“It was a pudding of new ideas.”
That’s how shape-shifting rock star David Bowie, in the film “Moonage Daydream,” remembers the tasty pop-culture environment that inspired him to use an onstage persona by the name of Ziggy Stardust to, as he puts it, create “the 21st century in 1971.”
It’s also an apt way to describe director Brett Morgen’s dizzying documentary profile of Bowie, who died in 2016 just two days after his 69th birthday. The film doesn’t include any talking heads or identifying captions; the structure largely muddles chronology and at any moment might juxtapose a clip from D.A. Pennebaker’s 1973 film “Ziggy Stardust and the Spiders from Mars” with behind-the-scenes shots from Bowie’s 1984 tour or even a 21st-century music video.
It’s a disorienting strategy. And it may be the best approach to summing up the chameleonic Bowie, perfectly capturing the excitement of that pudding.
Morgen spent four years selecting material from the musician’s voluminous archives, combing through nearly half a century of interviews, concert clips and film appearances as well as never-before-seen footage and unpublished writings and visual art. Morgen’s quick-cut collage also inserts brief historical and cultural markers to put Bowie in context without weighing things down with exposition. So the keen-eyed might recognize clips from a Fred Astaire and Ginger Rogers movie, or Michael Powell’s Technicolor classic “The Red Shoes.”
Occasionally, Morgen’s mash-up is too on the nose. It isn’t necessary to illustrate the lyric “Put your ray gun to my head,” from the song that lends the film its title, with a clip of a 1950s sci-fi monster getting its head blown off. But even that puts Bowie’s “alien rock star” stage presence into context. And for the most part, the 20th-century collage is as unpredictable as Bowie was at his best.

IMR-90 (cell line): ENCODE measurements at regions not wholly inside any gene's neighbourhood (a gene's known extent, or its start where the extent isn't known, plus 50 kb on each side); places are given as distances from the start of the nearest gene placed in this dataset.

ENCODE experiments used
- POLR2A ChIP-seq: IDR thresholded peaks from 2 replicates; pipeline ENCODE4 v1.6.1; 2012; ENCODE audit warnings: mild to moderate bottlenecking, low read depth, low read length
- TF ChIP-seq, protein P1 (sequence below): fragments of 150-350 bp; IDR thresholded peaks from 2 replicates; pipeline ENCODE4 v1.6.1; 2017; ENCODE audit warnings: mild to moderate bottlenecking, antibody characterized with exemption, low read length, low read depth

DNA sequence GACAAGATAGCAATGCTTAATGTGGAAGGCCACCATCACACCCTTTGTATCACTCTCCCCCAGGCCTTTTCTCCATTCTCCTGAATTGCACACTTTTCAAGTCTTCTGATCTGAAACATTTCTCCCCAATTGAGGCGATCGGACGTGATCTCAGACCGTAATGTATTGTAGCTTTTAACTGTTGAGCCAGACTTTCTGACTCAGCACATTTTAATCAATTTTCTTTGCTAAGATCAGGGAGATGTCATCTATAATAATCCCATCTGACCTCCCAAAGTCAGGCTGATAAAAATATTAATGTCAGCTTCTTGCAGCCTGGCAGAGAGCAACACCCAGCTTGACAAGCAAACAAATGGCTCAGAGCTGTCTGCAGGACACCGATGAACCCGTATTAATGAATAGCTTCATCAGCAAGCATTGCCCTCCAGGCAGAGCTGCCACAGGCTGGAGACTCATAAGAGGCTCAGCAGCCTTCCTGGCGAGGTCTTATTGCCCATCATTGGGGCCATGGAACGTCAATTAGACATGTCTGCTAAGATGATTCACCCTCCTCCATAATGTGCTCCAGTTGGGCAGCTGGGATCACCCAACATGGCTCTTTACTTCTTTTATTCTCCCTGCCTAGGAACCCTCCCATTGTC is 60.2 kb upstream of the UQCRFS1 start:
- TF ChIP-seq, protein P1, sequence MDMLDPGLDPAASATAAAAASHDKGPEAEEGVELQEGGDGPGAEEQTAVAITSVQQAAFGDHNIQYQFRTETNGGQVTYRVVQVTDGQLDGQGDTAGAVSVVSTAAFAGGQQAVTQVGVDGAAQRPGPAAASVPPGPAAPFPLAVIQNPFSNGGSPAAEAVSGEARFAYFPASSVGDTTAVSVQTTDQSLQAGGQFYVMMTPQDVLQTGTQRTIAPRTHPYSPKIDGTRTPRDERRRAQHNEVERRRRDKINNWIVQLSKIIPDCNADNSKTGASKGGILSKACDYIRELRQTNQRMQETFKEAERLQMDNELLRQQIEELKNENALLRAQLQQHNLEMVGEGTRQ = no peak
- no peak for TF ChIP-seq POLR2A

While “Daydream” mostly avoids the traps of strictly chronological music documentaries that end up playing like audiovisual Wikipedia entries – I’m looking at you, “The Sparks Brothers” – there still is room for standard biography. But it helps that such information here comes from Bowie himself. Hence, as we hear Bowie go on about the older stepbrother who introduced him to artistic outsiders, photos of William Burroughs and John Coltrane drift onto the screen. Yet the audio seems to critique this very method as Bowie speaks of “an inexhaustible supply of extracurricular thoughts” – and the challenge of what to do with all this information.
“Art is about searching,” Bowie says, and “Daydream” pays homage to that exploratory method. And if the film becomes more conventional as Bowie enters the highly commercial 1980s, that too suits the way in which the artist developed.
By the time Bowie died, he was kind of a cuddly rock elder whom everybody loved. But Morgen, with clips of earlier Bowie at his most androgynous, reminds audiences that the kind of gender-bending that seems de rigueur in 2022 was truly shocking 50 years ago.
But shock value gets an artist only so far. As Bowie drifted away from alienated personae like Ziggy or his tortured traveler in “The Man Who Fell to Earth,” by his 1983 comeback “Let’s Dance,” Bowie had turned from a garish neon rebel to the kind of bleached-blond male model you might point to in a magazine when you’re showing the mall hairstylist how you want your hair cut.
If the film’s fractured timeline suggests a rock-and-roll version of Michael Apted’s celebrated documentary anthology known as the Up series – which has followed a group of British schoolchildren, at seven-year intervals, since 1964 – so Bowie’s career plays out like a very strange coming-of-age movie, from alienation to assimilation. This progression may not have been good for his art; Bowie himself wondered, as he matured and felt more comfortable in his skin: “Do I need to write anymore?”
He did, and if the highs were less frequent, Bowie continued to challenge himself until the end.
One of Bowie’s formative musical memories revolves around Fats Domino. As he relates it, the young Bowie found Domino’s Cajun accent incomprehensible, but that very lack of understanding was what made the music so powerful. Far from a nostalgic package of greatest hits, “Moonage Daydream” suggests that pop music is at its best when it’s mysterious.
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